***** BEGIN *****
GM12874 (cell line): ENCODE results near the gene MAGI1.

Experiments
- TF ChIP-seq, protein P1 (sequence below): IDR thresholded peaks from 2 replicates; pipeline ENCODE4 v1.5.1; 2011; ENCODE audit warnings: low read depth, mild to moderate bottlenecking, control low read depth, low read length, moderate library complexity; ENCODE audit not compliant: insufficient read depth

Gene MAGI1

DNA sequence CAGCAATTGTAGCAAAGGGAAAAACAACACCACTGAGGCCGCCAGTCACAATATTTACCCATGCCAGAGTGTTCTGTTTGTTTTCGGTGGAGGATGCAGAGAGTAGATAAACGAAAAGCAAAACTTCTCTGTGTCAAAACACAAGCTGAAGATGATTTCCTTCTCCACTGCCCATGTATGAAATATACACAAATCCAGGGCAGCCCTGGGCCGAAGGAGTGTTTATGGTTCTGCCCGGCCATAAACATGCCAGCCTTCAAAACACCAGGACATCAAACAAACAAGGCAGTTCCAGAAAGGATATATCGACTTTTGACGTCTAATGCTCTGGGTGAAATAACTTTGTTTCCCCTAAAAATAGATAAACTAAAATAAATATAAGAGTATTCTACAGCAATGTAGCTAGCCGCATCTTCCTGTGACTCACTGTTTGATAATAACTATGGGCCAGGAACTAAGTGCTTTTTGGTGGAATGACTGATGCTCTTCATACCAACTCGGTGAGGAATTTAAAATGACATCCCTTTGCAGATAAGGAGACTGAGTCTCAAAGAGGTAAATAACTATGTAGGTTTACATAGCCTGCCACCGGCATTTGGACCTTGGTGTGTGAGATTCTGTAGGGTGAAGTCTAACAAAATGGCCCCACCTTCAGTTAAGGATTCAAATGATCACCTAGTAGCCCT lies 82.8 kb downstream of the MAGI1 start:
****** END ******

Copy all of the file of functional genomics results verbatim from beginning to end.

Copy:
GM12874 (cell line): ENCODE results near the gene MAGI1.

Experiments
- TF ChIP-seq, protein P1 (sequence below): IDR thresholded peaks from 2 replicates; pipeline ENCODE4 v1.5.1; 2011; ENCODE audit warnings: low read depth, mild to moderate bottlenecking, control low read depth, low read length, moderate library complexity; ENCODE audit not compliant: insufficient read depth

Gene MAGI1

DNA sequence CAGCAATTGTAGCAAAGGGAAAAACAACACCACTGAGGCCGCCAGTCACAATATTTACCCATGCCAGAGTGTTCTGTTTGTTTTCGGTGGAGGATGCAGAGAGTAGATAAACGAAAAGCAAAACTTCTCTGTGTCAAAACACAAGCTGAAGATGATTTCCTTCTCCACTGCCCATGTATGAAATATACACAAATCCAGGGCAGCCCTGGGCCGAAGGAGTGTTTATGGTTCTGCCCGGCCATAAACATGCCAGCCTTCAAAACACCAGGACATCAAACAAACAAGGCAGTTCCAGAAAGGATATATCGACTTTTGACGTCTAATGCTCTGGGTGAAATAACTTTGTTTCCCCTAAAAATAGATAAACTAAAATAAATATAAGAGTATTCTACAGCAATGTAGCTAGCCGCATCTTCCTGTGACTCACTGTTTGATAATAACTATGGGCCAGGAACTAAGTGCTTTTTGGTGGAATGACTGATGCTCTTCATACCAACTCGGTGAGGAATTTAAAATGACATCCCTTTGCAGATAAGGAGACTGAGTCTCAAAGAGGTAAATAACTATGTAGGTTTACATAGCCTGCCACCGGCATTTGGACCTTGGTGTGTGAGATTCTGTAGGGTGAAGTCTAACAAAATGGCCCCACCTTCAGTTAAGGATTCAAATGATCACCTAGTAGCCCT lies 82.8 kb downstream of the MAGI1 start: